All the ships which the King Archduke had retained in Flanders for the transport of his luggage are now released. Has heard from a friend that the King of the Romans and the King Archduke are at Malines, and that an embassy from France has gone thither asking the King Archduke to go through France to Spain. But as the Knight Commander of Haro and Don Pedro de Ayala are at Malines, they will be best able to inform him respecting what is happening there.
De Puebla goes to see Henry VII.
Will set out next day on his journey to the King of England. This letter will be forwarded by Martin Sanchez de Zamudio. —London, 17th August 1505.
Addressed : "To the very high and very powerful Prince, the Catholic King of Spain and Sicily."
Spanish. pp. 3½.
17 Aug.
S. E. T. c. I. L. 2.
The King Archduke.
443. Katharine, Princess Of Wales, to Henry VII.
Had first proposed to him an interview with the King Archduke, but had afterwards learnt that the King her father would be very sorry if such an interview were really to take place. Has therefore entirely given up all idea of the meeting. Beseeches him to have more confidence in her father, the King of Spain, who is his faithful brother.
As the Spanish ambassador, who a is most faithful servant to the King of England, is going to see him, it does not seem necessary to write more.—No date.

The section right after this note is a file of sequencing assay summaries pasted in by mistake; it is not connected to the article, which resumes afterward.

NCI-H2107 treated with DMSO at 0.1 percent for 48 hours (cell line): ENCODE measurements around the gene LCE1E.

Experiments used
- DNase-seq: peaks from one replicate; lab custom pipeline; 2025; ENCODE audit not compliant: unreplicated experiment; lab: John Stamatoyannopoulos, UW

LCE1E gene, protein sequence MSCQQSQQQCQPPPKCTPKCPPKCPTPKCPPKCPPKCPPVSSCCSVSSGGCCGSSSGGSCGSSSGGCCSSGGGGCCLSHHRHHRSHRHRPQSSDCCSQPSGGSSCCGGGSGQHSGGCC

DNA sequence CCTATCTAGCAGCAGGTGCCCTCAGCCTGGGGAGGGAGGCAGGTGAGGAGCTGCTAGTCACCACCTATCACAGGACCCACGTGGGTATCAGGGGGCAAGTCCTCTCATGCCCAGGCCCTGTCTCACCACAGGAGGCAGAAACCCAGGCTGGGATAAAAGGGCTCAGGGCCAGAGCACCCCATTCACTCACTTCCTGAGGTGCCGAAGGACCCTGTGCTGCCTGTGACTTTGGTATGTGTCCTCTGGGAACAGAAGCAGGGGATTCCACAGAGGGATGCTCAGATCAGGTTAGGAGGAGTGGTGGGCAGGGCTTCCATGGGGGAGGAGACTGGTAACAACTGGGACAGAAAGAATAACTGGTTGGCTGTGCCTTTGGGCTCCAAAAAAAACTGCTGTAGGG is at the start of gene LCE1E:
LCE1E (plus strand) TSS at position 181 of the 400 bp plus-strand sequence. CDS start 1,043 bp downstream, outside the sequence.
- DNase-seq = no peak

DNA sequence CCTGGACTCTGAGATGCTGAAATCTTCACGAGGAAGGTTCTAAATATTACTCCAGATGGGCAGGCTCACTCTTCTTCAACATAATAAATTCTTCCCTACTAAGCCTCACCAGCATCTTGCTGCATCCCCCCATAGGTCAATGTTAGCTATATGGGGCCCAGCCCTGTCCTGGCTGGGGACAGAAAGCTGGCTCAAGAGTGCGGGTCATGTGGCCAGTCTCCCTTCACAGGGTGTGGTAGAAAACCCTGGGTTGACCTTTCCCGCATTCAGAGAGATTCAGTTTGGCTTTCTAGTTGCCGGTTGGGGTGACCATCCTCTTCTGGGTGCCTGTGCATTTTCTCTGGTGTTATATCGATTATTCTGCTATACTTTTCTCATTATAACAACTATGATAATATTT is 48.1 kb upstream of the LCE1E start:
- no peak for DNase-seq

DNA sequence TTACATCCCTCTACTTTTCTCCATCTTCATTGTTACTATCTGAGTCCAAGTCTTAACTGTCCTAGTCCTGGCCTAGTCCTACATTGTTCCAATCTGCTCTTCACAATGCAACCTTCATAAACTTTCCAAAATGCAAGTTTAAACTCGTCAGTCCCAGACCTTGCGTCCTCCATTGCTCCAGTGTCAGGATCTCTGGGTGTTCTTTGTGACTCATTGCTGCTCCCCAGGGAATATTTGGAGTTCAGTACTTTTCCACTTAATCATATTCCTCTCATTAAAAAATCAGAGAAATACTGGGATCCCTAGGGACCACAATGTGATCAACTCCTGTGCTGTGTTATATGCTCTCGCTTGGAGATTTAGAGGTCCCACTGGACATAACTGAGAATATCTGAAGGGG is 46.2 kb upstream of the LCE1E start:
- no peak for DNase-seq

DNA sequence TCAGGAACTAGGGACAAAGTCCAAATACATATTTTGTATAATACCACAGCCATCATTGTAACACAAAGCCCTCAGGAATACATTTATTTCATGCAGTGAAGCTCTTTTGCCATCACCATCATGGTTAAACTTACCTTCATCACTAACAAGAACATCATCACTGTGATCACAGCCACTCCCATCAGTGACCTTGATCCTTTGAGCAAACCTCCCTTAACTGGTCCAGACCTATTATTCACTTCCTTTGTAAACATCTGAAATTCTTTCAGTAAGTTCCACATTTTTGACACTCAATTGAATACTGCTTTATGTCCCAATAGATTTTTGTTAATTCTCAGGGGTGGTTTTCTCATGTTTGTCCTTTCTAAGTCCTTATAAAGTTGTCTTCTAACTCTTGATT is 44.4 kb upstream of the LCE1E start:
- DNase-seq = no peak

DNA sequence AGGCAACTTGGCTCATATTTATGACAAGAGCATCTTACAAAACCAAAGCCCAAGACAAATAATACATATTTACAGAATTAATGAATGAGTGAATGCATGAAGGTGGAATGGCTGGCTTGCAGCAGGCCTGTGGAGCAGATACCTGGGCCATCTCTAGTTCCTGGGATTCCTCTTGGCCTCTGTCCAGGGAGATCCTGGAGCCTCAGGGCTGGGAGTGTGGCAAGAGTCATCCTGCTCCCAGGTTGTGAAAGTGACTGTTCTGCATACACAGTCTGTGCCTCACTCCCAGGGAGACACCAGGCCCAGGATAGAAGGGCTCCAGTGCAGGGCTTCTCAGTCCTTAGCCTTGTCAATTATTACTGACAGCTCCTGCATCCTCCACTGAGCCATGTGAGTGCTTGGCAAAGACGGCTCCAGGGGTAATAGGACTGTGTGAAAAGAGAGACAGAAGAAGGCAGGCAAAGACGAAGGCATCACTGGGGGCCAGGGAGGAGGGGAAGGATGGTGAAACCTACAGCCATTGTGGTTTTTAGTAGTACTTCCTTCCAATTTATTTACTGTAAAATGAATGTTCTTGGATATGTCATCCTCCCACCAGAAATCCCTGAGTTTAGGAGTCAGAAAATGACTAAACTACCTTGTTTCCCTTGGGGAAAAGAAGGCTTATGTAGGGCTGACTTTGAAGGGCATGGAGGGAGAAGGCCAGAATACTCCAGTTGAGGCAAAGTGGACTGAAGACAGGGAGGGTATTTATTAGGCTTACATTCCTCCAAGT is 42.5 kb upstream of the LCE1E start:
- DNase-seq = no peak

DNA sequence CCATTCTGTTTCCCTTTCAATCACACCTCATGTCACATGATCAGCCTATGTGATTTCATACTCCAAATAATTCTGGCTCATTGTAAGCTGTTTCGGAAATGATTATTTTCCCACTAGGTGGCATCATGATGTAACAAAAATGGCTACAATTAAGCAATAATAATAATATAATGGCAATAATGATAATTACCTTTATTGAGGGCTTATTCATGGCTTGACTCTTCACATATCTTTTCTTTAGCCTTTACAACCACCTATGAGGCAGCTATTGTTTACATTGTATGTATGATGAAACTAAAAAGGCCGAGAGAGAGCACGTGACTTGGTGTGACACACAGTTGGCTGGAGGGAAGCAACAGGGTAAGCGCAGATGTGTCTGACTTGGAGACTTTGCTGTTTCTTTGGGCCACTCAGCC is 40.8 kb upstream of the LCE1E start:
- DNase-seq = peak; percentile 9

Signed : Princess Of Wales.
Copy, written by De Puebla, who has added the following words :
"After I had finished my letter I went to see the Princess of Wales, and asked her to write a letter, of which this is an exact copy. I did not like to go to the King without a letter from her.— No date.
Signed : De Puebla.
Spanish. p. 1.


  • 1. Francis Marsin, James Braybroke, and John Stile.
  • 2. Paper gone.
  • 3. Margaret of Austria.
  • 4. Paper gone, and (?)
  • 5. The date is decidedly an error. This letter, there is no doubt, is the letter of which De Puebla speaks in his first despatch of the 17th August 1505. He repeats, not only the circumstances mentioned in it, but the very words. Thus, the letter was not written on the 29th or 19th of August, but on the 17th of that month, and not at Durham, but in London. It is probable that either the Secretary of De Puebla who put the letter in cipher, or Almazan who deciphered it, made a mistake.
  • 6. "To his Highness," if written by Almazan, means to King Ferdinand. It seems to be unnecessary to show that such cannot be the case. Almazan, it seems, did not indorse the papers immediately after their receipt, but during the last years of his life, when he put in order all the State Papers in his keeping. Thus it is easily explained why he was sometimes mistaken.